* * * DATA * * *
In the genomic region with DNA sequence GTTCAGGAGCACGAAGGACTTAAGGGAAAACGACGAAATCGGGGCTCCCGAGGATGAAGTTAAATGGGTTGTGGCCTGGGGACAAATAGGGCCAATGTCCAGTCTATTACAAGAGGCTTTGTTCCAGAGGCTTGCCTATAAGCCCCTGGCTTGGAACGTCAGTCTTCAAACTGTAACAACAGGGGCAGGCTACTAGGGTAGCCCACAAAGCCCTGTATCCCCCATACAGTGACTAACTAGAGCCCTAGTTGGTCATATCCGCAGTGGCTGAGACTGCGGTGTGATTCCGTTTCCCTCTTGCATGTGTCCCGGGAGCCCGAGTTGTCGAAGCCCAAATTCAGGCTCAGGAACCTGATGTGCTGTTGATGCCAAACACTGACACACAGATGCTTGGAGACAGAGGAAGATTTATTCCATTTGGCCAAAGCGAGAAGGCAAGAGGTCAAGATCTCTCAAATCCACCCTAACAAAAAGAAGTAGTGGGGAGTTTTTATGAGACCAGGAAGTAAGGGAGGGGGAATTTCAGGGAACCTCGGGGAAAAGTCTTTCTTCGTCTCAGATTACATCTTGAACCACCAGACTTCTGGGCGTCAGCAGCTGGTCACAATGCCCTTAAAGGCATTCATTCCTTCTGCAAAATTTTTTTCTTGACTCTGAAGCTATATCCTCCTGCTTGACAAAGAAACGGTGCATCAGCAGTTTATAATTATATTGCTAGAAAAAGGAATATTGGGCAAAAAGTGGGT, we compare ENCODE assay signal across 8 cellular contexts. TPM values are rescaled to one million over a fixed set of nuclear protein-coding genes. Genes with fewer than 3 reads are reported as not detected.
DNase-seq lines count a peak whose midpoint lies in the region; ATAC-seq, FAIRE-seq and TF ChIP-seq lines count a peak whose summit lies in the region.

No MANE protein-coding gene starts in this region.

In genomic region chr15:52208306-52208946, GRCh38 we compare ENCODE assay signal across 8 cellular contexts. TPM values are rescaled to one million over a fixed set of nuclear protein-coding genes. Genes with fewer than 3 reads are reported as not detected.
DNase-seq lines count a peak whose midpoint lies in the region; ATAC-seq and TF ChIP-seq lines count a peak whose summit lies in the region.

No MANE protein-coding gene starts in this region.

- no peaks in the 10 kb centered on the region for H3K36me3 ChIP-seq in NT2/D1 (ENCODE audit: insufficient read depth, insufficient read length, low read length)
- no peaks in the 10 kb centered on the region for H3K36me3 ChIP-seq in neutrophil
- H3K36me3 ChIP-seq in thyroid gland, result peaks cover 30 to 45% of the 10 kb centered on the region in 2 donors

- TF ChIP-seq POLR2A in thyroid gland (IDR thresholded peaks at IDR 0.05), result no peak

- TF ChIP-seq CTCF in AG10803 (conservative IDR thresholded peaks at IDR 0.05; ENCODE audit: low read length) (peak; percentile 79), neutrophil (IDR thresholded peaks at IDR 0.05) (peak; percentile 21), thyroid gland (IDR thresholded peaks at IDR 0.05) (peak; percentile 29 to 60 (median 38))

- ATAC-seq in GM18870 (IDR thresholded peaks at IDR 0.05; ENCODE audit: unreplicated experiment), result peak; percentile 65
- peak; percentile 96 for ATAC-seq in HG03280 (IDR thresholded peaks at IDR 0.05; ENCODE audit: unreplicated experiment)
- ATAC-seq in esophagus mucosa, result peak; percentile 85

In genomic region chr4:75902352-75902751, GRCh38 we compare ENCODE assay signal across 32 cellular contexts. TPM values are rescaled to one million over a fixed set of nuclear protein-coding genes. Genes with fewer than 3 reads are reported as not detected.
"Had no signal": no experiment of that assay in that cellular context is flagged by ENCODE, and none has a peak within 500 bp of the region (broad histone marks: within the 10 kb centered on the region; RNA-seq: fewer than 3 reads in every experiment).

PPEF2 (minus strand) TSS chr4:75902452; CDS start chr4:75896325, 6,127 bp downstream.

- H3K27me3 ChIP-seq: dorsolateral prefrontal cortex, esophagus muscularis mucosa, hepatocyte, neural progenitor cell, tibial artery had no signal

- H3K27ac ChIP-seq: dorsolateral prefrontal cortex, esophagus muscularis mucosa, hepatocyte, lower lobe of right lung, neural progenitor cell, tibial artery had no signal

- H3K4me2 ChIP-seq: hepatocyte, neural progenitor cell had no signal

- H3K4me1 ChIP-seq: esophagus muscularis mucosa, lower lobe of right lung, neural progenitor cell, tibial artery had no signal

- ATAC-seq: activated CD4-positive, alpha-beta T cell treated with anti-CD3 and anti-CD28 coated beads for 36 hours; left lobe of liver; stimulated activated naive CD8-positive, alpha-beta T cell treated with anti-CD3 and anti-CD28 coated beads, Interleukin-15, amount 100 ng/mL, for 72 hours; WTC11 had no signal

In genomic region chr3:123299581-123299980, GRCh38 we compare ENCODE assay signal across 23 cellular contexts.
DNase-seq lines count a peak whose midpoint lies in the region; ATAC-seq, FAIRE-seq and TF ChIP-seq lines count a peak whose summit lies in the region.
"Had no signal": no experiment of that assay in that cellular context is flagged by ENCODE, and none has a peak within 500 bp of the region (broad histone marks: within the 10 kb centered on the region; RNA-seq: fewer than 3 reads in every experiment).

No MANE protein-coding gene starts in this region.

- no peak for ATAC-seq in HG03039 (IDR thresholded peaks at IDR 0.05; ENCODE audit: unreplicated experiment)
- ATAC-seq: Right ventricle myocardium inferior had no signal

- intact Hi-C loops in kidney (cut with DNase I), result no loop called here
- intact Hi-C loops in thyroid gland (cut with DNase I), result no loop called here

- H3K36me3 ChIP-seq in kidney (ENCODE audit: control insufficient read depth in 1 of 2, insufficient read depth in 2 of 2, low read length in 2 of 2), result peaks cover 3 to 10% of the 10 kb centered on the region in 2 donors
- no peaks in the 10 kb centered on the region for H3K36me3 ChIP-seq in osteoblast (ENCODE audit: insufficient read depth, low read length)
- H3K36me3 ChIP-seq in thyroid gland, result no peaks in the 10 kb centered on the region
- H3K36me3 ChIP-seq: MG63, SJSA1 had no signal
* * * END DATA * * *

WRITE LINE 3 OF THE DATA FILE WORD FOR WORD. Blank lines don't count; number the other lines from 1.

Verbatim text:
No MANE protein-coding gene starts in this region.